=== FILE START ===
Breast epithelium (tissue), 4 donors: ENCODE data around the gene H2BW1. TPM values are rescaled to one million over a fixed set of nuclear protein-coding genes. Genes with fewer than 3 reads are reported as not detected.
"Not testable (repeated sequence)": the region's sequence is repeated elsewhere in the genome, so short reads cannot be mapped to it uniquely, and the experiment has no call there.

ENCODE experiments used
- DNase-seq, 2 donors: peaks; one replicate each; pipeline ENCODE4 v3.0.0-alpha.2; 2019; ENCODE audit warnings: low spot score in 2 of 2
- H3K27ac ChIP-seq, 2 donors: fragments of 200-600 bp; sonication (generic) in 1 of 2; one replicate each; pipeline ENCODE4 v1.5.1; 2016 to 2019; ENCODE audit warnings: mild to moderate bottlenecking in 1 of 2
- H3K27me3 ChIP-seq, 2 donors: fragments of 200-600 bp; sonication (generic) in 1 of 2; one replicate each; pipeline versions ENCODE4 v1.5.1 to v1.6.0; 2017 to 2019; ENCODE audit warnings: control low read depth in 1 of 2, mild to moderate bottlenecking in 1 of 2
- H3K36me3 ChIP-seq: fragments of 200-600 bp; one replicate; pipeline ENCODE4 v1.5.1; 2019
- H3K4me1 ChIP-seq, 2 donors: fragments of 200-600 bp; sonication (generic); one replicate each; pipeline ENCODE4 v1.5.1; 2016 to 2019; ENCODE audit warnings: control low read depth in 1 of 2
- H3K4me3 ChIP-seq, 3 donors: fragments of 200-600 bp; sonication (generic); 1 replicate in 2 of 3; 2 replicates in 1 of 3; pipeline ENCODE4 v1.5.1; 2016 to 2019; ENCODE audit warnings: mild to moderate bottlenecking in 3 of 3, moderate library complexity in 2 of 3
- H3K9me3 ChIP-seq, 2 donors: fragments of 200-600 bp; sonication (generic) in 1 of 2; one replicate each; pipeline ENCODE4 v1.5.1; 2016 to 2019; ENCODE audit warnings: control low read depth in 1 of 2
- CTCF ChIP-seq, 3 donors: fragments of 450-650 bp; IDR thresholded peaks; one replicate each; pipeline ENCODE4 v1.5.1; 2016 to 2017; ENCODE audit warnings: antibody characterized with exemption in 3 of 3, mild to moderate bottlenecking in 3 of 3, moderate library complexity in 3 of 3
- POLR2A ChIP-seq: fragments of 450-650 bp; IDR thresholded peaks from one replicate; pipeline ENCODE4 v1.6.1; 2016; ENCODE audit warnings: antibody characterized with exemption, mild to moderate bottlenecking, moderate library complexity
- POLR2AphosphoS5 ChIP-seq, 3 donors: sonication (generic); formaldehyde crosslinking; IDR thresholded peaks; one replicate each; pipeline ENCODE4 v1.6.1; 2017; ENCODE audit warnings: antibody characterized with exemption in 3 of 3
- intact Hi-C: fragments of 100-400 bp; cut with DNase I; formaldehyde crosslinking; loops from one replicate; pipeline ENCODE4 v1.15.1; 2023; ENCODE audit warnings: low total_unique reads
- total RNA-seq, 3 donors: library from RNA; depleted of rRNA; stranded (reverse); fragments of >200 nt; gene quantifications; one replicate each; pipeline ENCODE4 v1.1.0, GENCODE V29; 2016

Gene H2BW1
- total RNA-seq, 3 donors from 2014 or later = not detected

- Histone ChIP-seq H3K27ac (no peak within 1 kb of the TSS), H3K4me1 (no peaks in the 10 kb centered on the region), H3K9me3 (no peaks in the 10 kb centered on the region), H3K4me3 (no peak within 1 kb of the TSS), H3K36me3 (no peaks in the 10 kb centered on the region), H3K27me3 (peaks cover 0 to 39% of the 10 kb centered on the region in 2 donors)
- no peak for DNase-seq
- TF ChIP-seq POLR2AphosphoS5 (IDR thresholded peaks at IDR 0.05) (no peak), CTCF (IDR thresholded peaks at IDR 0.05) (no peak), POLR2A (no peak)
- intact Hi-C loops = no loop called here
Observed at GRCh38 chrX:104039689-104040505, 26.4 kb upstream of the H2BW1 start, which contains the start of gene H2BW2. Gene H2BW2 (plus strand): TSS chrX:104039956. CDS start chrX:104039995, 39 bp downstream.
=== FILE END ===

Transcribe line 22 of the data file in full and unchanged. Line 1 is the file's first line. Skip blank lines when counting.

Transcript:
Observed at GRCh38 chrX:104039689-104040505, 26.4 kb upstream of the H2BW1 start, which contains the start of gene H2BW2. Gene H2BW2 (plus strand): TSS chrX:104039956. CDS start chrX:104039995, 39 bp downstream.